The Mind Of Mr Soames
Until now, when people compiled lists of horror films by Hammer also-rans
Amicus, The Mind Of Mr Soames was never mentioned. Described simply
as "well intentioned" by Jonathan Rigby in his exhaustive tome
English Gothic, and steadfastly ignored by pretty much everyone
else, Soames may be more sci-fi than outright horror, but I'd contend
that there is horror there - it may even be the studio's only stab at
putting the Frankenstein story on-screen.
Set firmly in the groovy Amicus-land of the late 60s, Soames is
also the perfect antidote to the rest of the company's output of the time
(Scream And Scream Again etc) in that it's
thoughtful rather than stoopid, languorously paced and rather charming.
John Soames (Terence Stamp) is a man who has been in a coma since birth,
meaning that although his body has fully matured, his mind has never been
stimulated. Kept alive intravenously over the years, he lies in a glass
coffin in a cold, sterile institute.
As his 30th birthday approaches, moves are afoot to wake him up. A specialist,
Dr Burger (Robert "Man From Uncle" Vaughn) is brought
over from LA, and the owner of the institute, a Dr Maitland (Nigel Davenport),
has arranged for the entire event to be broadcast live on television.
In fact (in what is quite an accurate prediction of things to come in
the real world) Maitland has decided that once awake, Soames' life will
be played out in front of the cameras. Neurologists, scientists and surgeons
from all over the world attend the "birth", with the TV commentator
giving a running commentary on the operation: "The drilling is about
to form an entry to the brain
When, following the operation, Burger is congratulated on a "good
show", he begins to realise that Maitland may not have his patient's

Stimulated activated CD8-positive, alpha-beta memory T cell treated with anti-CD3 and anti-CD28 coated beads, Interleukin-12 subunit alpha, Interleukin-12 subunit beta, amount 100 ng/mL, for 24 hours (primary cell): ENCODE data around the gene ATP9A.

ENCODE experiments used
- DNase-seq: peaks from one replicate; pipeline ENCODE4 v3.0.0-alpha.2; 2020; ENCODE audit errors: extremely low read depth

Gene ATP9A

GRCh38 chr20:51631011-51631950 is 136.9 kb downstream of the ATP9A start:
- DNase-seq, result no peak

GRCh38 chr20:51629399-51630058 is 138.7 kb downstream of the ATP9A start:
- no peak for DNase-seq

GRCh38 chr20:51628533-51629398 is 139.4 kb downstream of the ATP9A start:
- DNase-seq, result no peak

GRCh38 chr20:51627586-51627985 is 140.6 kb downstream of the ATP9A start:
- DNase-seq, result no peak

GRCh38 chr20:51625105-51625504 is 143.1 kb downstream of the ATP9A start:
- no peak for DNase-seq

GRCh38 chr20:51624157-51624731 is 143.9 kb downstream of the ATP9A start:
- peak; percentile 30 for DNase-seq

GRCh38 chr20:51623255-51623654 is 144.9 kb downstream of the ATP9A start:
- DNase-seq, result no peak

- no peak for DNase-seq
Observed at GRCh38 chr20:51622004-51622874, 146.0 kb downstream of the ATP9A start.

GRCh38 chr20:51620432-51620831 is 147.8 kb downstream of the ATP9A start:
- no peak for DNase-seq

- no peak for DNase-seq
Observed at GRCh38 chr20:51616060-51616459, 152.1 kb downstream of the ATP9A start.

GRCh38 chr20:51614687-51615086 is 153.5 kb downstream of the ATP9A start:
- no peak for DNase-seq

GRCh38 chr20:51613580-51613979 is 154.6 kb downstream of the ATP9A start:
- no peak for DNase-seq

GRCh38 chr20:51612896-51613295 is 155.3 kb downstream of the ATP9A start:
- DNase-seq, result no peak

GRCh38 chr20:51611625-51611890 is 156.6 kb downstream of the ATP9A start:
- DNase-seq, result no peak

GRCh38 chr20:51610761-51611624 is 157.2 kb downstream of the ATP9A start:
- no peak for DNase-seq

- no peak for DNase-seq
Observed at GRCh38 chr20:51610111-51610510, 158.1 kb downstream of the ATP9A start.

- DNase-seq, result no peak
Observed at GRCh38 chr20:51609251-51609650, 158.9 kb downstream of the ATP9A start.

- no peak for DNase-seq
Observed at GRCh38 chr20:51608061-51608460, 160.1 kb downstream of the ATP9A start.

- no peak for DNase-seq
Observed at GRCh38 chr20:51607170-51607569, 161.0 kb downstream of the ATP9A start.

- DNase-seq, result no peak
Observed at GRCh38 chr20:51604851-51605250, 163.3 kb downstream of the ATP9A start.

best interests at heart - but by then it's too late, and all they can
do is wait to see if their "baby" will wake up. There's a real
sense of wonder as we wait with them, too. And when it happens, it's brilliant
- Burger telling the new arrival: "Welcome to the human race, John
Soames. Go on, let it out. It was never easy being born."
Soames is immediately put on an accelerated learning programme, with his
every move recorded for posterity. Maitland has set himself up as parent
and teacher to the "child", but he refuses to allow Soames access
to anything other than his carefully orchestrated programme. When Burger
discovers this, he brings in a variety of groovy late 60s games for him
to play (Buckaroo, anyone?) and then (horror of horrors) allows Soames
outside to muck about in the garden. Soames (resplendent in his big pink
babygrow) is having a high old time until Maitland discovers what is going
on, sending loads of burly security guards out to drag him back inside.
This rough treatment has exactly the effect you'd expect - he's originally
upset (heartbreakingly, when told he can go out again later, he replies
"No. They will hurt me."), and then angry - twatting a security
guard over the head (and killing him) to regain his freedom.
Soames is off and into the big wide world - a grown man with a mentalist